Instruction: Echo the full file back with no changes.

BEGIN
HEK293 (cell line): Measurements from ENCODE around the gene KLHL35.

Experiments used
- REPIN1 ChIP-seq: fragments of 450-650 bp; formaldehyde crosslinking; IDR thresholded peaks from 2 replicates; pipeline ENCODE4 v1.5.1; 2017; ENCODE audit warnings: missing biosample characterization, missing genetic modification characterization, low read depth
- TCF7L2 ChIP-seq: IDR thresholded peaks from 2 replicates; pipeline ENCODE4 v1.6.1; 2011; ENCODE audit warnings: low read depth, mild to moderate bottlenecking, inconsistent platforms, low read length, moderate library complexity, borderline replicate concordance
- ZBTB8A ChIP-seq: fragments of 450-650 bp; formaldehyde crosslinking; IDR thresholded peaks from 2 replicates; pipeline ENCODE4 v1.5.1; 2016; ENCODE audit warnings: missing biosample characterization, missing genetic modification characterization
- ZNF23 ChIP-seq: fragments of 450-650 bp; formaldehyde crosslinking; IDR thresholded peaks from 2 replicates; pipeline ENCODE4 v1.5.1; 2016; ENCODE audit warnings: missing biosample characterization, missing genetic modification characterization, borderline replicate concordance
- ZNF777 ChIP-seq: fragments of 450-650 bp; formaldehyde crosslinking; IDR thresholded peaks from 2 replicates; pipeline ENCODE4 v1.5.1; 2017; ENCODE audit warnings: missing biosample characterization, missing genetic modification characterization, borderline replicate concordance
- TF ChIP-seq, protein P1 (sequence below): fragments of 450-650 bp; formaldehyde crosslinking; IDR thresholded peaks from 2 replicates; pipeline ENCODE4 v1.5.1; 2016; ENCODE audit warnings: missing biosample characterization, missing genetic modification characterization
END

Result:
HEK293 (cell line): Measurements from ENCODE around the gene KLHL35.

Experiments used
- REPIN1 ChIP-seq: fragments of 450-650 bp; formaldehyde crosslinking; IDR thresholded peaks from 2 replicates; pipeline ENCODE4 v1.5.1; 2017; ENCODE audit warnings: missing biosample characterization, missing genetic modification characterization, low read depth
- TCF7L2 ChIP-seq: IDR thresholded peaks from 2 replicates; pipeline ENCODE4 v1.6.1; 2011; ENCODE audit warnings: low read depth, mild to moderate bottlenecking, inconsistent platforms, low read length, moderate library complexity, borderline replicate concordance
- ZBTB8A ChIP-seq: fragments of 450-650 bp; formaldehyde crosslinking; IDR thresholded peaks from 2 replicates; pipeline ENCODE4 v1.5.1; 2016; ENCODE audit warnings: missing biosample characterization, missing genetic modification characterization
- ZNF23 ChIP-seq: fragments of 450-650 bp; formaldehyde crosslinking; IDR thresholded peaks from 2 replicates; pipeline ENCODE4 v1.5.1; 2016; ENCODE audit warnings: missing biosample characterization, missing genetic modification characterization, borderline replicate concordance
- ZNF777 ChIP-seq: fragments of 450-650 bp; formaldehyde crosslinking; IDR thresholded peaks from 2 replicates; pipeline ENCODE4 v1.5.1; 2017; ENCODE audit warnings: missing biosample characterization, missing genetic modification characterization, borderline replicate concordance
- TF ChIP-seq, protein P1 (sequence below): fragments of 450-650 bp; formaldehyde crosslinking; IDR thresholded peaks from 2 replicates; pipeline ENCODE4 v1.5.1; 2016; ENCODE audit warnings: missing biosample characterization, missing genetic modification characterization